Author: Dr. Robert Howald, Fellow of the Technical Staff
More services. Better services. Innovative, blended applications that deliver converged experiences built around valued customer content. This is the path cable has started down, and one with enormous promise for the industry. So what’s to worry about? Well, beyond executing on the enabling all-IP make-over – no simple walk in the park itself – is the core question of how to achieve this vision within the capabilities of the access infrastructure. The scale of growth that the access network has facilitated from its early days, harkening back to the analog broadcast of a few hundred Megahertz of video, is remarkable. The key question becomes: Can it deliver even more? Can it keep up with the growth associated with the applications described above? How do operators ensure that their network remains up to the challenge? The answers to the above are: yes, yes, and…very carefully!
While there are many variables in the cable services and network evolution equation, it is nonetheless a quantifiable problem. And, Step 1 is always a sound understanding of the problem. Analysis shows that aggressive Compound Annual Growth Rates (CAGRs) in the cable downstream, typical of what has been observed historically, can be tracked, and its implications managed over time with long-term sustainability by applying the proper balance of the video service mix, network segmentation, and already-available technology tools. Ten years of aggressive, continuous growth is easily envisioned, and more depending on the aggressiveness of migration steps. Employing modest technology evolution translates into yet more years of growth runway for continuous service expansion.
Similarly, the return path can be put on a long-term path by understanding its dynamics, and quantifying scenarios expected to drive new traffic out of the home. While raw traffic growth upstream has been less aggressive, it’s unlikely to remain so. And, the nature of the solution alternatives is more complex. However, it is straightforward to show how specific steps can ensure over a decade of new traffic growth runway and align the upstream and downstream timelines.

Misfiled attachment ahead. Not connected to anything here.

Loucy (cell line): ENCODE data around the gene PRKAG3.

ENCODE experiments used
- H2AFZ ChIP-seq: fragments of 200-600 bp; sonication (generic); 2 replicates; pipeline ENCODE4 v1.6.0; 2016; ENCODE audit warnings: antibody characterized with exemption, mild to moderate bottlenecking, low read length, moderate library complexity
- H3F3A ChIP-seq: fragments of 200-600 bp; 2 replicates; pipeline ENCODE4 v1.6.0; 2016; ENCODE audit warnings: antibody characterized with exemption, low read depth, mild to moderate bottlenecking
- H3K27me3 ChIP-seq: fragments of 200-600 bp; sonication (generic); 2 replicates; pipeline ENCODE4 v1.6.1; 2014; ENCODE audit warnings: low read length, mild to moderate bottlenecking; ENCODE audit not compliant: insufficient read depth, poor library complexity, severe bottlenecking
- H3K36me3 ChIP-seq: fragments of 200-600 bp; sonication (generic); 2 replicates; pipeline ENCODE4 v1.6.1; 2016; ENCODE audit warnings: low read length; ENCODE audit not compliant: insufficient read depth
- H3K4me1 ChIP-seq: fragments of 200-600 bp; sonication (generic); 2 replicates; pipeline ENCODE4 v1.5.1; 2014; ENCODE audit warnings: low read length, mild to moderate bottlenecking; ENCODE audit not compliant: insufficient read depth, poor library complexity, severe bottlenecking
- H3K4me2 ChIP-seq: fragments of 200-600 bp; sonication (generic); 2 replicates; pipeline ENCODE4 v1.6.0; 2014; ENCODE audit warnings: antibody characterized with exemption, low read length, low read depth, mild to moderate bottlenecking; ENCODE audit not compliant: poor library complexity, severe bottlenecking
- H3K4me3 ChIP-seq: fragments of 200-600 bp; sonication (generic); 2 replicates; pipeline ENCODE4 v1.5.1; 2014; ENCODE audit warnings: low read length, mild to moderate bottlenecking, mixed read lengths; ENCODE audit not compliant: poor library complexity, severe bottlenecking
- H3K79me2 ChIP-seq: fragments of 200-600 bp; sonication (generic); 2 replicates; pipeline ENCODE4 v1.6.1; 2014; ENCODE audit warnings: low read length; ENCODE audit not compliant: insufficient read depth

New analysis also projects what “boundaries” might exist around how we consume traffic today, and point the way towards a potential end-state architecture relying on full exploitation of coaxial spectrum and complementary optical platforms. In the meantime, we have many, MANY years to observe what futuristic, yet-to-be-determined applications might make us re-think bandwidth requirements. Beam me up, Scotty!
To learn more, I will be sharing these findings on network and service evolution, traffic growth implications, and next generation HFC concepts next week at the SCTE Canadian Summit in the session, “We Better Get this Right! Critical Elements in the Planning and Evolution of HFC Networks in Canada.” The presentation and paper will provide operators with valuable guidance around the proper planning of HFC evolution and a view of the possibilities for the long-term and beyond.
Blog: Upgrading to 1 GHz and Beyond—Gallium Nitride Deployments Get Started